When I first went to Argentina in about 1997, I saw the dancing at the salon Almagro, and was amazed by the crowded dance floor and the skill with which the leaders navigated the floor. I also realized (1) I did not learn that style and (2) I didn't know "shit" about tango. I spent the next few years
Sign up now for a new beginner series on Sunday afternoons nights in Boulder. Classes start January 19th at 5:30. This will be an 8-week series. I recognize that people might miss one or two classes, so I build lots of repetition and practice into the classes, allowing you to catch up.
These classes are scheduled so that they
Denver Tango Festival Takes One Step Forward in Cheesman Park
By Yesenia Robles, The Denver Post.
DENVER May 27, 2012 . People traveled from across the country for Denver's tango festival, which hosted a dance Sunday night in Cheesman Park. "You have to come to festivals like this to get a nice variety of people and styles," one dancer said
A social Argentine Tango dance is called a milonga, which means "dance party" (Milonga also refers to a style of dance & music). This is a place to see and be seen (so the lights are up bright), and a place to meet other tango dancers, many of whom have spent months and years perfecting their steps. It is not
The Roots of Argentine Tango.
Argentine Tango as a dance and musical form developed in Buenos Aires at the end of the 19th Century, and arrived in Europe and then the US in the first decades of the 1900s. This is the mode of dance that evolved into Ballroom tango, familiar to us from Rudy Valentino in the classic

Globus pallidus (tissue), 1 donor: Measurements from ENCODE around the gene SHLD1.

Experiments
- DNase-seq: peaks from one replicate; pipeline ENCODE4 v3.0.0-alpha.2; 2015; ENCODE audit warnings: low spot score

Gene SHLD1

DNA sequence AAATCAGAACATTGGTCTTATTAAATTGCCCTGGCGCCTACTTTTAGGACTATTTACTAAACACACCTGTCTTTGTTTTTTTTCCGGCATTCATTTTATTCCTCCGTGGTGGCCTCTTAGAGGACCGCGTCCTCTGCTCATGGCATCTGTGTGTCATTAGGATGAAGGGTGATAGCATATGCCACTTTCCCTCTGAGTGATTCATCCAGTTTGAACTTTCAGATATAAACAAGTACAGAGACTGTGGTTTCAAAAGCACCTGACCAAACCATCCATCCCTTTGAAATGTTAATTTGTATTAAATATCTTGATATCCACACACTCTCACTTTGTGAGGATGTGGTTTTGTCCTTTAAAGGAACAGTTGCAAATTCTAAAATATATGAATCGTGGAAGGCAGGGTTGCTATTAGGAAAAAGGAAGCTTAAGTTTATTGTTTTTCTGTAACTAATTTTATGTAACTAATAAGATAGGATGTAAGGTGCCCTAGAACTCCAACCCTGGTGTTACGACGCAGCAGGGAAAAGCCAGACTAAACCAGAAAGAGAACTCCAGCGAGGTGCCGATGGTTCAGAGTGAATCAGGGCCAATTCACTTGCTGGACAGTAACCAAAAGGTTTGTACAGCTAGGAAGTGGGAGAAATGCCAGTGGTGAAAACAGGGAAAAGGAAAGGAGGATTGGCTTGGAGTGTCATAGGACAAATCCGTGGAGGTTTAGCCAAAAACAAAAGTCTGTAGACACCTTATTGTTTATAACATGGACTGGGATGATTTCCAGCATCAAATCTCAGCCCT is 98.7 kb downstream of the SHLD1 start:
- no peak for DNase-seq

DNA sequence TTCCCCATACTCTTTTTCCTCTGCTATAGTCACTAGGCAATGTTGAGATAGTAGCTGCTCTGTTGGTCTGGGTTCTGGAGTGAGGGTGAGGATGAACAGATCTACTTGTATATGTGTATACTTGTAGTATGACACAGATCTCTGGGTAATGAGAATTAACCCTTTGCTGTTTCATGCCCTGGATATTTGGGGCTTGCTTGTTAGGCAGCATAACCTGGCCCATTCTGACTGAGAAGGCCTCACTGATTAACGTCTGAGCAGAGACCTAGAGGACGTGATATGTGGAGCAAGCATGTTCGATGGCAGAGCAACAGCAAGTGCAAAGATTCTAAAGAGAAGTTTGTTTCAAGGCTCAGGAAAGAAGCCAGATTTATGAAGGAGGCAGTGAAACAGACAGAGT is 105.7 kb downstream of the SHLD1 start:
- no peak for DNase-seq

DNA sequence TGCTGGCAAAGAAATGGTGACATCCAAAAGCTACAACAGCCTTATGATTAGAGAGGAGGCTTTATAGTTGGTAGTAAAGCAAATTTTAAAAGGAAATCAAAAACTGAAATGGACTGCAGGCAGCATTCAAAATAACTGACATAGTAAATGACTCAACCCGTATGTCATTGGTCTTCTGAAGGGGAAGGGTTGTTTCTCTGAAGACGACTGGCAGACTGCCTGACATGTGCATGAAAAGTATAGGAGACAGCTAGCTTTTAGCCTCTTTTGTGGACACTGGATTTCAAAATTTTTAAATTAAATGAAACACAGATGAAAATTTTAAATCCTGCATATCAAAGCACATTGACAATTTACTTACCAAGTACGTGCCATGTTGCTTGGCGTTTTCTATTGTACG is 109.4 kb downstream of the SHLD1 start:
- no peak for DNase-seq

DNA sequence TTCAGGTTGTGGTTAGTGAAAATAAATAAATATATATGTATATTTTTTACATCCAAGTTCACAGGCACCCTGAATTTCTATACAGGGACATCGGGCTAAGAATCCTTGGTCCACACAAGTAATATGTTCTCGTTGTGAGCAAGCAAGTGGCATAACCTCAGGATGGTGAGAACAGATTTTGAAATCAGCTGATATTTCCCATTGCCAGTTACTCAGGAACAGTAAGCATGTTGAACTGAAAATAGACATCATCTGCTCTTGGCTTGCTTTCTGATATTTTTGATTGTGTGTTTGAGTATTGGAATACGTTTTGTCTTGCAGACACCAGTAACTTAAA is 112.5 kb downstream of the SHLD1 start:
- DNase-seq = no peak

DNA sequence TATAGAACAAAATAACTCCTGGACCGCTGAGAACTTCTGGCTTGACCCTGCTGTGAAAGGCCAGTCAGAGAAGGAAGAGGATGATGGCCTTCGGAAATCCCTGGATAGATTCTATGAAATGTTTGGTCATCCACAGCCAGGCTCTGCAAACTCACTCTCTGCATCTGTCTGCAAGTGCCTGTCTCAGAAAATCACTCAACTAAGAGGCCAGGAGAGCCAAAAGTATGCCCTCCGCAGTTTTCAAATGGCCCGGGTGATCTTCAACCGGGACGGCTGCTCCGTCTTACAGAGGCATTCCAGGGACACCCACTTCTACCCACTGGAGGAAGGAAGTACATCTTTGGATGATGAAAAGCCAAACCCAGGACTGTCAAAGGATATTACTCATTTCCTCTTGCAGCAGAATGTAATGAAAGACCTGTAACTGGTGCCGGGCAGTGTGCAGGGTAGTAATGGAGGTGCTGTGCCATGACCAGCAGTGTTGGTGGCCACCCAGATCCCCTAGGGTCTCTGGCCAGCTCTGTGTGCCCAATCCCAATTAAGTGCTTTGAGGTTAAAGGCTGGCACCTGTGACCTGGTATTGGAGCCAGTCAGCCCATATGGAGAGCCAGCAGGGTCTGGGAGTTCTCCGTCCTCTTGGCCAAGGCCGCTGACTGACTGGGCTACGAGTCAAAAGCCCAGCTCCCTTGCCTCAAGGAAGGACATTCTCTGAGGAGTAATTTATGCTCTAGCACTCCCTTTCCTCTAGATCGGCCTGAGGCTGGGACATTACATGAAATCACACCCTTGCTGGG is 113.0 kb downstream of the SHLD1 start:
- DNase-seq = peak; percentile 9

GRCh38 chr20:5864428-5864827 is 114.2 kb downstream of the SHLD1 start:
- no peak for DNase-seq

Beginner Tango: Vocabulary
- “Walking in a straight line”
- Simple Walks:
- 1, 2, 3, come together (4).
- 1, 2, 1, 2
- 1, 2, 3, cross.
- Weave to the not-cross
- Weave to the cross
- Simple Rythm Step:
- 1 AND 2 (hold) 3 AND 4
- Also known as “rock step”.
- Rock step turn:
- 1 and-pivot, (2) 3 and 4.
- Dramatic Pause:
- 0 AND
Fantastic workshop conducted this weekend by Tom Stermitz and Amy Beaudet! ... I sincerely believe we are a much better tango community for their efforts. A workshop by this incredibly dedicated teaching duo entails not just beginner and intermediate levels of group instruction but also extremely interesting and edifying discussion on the
Tango is danced to orchestras from Buenos Aires of the 1930s, 40s and 50s. This was the "Golden Era" of tango. Modern tango music like Astor Piazzola is not used for tango dancing (except perhaps for performances). The tango CDs listed below are all popular at typical tango dances (milongas). We can also dance tango to other kinds of 4/4
Argentine Tango has a variety of styles. In the old days almost every neighborhood had it's own, typical style. When the tango social life collapsed from 1955 through about 1985, tango was kept alive by show dancers on stage, television and world tours. The tango revival of the 1980s brought social style Argentine Tango back onto the dance floors